These Disney princess and puppy robots teach your kids to code

Disney's Belle adds programmable dance moves, while FurReal introduces a robot pet dog with a customized personality. Both are arriving from Hasbro this year.

Scott Stein Editor at Large
I started with CNET reviewing laptops in 2009. Now I explore wearable tech, VR/AR, tablets, gaming and future/emerging trends in our changing world. Other obsessions include magic, immersive theater, puzzles, board games, cooking, improv and the New York Jets. My background includes an MFA in theater which I apply to thinking about immersive experiences of the future.
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Watch this: Hasbro's getting your kids to code with princess robots and puppies

Throwing coding into toys is a trend that's gone full-force over the last year or so, and Hasbro isn't letting up.

Two new spins on coding robots in 2017 include Belle from "Beauty and the Beast," and a little hairless puppy with a transparent torso called FurReal Proto Max. Both were demonstrated at this week's New York Toy Fair preview, and are arriving later this year. They're signs of an industry that might continue to be shifting from app-connected toys to... app-connected coding toys.

FurReal Makers Proto Max is the puppy you might wish you had on the set of a cyberpunk film: it looks like a prop from "AI" or "Ex Machina."


Put it together, then play robo-fetch.

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The Proto Max can be assembled from a few pieces, then connected to iOS or Android devices and personality-programmed with 400 sounds, 100 eye animations and customized routines.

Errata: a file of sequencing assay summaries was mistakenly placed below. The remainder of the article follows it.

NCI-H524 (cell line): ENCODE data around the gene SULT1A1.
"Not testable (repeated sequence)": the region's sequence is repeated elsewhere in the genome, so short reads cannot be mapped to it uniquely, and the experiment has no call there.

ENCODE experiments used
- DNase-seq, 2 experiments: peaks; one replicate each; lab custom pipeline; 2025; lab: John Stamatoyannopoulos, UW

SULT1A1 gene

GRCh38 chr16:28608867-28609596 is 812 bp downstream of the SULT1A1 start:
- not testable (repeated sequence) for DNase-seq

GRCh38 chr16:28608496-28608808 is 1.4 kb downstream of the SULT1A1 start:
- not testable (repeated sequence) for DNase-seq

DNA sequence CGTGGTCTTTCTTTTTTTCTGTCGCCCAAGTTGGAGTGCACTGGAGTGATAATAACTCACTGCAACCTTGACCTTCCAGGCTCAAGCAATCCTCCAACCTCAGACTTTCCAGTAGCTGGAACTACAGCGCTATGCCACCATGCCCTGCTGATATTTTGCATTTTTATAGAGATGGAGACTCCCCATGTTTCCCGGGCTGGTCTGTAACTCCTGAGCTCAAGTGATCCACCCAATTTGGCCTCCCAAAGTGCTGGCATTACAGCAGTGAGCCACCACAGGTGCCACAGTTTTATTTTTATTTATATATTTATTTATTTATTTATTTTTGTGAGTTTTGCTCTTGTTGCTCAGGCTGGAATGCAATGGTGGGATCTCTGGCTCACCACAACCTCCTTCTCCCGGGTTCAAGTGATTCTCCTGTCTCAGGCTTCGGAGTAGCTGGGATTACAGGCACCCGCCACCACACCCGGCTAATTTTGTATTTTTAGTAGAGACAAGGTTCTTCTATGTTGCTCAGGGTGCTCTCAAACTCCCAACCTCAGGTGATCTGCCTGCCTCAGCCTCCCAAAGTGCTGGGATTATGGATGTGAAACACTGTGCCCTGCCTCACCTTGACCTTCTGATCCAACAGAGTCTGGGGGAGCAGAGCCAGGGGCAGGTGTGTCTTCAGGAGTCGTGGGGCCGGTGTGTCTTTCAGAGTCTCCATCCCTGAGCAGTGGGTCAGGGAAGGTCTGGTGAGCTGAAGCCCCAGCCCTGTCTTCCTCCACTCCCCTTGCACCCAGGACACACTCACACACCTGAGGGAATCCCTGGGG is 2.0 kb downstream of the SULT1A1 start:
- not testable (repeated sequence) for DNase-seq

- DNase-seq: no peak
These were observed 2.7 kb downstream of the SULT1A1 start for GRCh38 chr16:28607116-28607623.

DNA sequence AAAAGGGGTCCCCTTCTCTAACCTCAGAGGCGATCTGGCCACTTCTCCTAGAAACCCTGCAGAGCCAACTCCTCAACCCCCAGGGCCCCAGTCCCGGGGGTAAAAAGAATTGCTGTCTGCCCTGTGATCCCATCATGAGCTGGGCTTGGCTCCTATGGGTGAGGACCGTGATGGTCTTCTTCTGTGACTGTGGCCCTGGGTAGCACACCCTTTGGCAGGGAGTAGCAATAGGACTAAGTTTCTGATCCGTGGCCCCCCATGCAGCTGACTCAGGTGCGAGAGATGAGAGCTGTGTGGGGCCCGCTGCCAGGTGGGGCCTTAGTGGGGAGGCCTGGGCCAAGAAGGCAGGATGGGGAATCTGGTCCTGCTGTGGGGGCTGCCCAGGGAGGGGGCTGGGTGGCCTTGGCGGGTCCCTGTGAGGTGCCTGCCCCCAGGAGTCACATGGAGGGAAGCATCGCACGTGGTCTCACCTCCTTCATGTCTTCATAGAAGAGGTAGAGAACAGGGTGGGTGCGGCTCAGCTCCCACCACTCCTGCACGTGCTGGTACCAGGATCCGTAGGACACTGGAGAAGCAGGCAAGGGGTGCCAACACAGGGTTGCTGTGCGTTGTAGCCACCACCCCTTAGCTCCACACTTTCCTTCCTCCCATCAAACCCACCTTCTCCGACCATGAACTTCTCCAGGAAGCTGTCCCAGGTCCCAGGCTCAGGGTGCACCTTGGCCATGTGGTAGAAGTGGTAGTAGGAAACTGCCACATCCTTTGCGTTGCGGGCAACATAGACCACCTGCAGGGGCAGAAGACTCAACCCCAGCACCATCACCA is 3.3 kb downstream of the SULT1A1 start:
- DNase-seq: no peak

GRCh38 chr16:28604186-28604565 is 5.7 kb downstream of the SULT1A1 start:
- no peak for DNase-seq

I saw it do a few tricks and spin around during our demo at Hasbro's pre-Toy Fair event, and it seemed pretty charming during my very brief time with it.

We played with the coolest Hasbro and Mattel toys you can't buy yet

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Unlike other FurReal toys, the Proto Max doesn't have any hair. It has more of a Furby feel than a living, breathing puppy. Also, it has wheels. But its depth of customization looks promising. It arrives this fall for $120, and is aimed at kids 6 and up. (UK and Australian details weren't announced, but that price converts to about £100 or AU$160.)


Dance Code Belle connects with an app for step-by-step programming.

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Across the room at Hasbro's busy demo space, Disney Princess: Dance Code Belle incorporates block coding concepts on its companion app, but applies those to a dancing doll. For younger kids, the Belle doll has a connect-the-dots game mode instead of using coding concepts. Alternatively, Belle can just be a fun dancing doll, working apart from its app functions, more as a dancing Disney robot toy.

Dance Code Belle is aimed at kids 5 and up, and costs the same $120 as Proto Max. It comes with seven songs and 100 phrases on-board. Belle was wired up for the demo, but the final version of her will be wireless when she arrives later this year.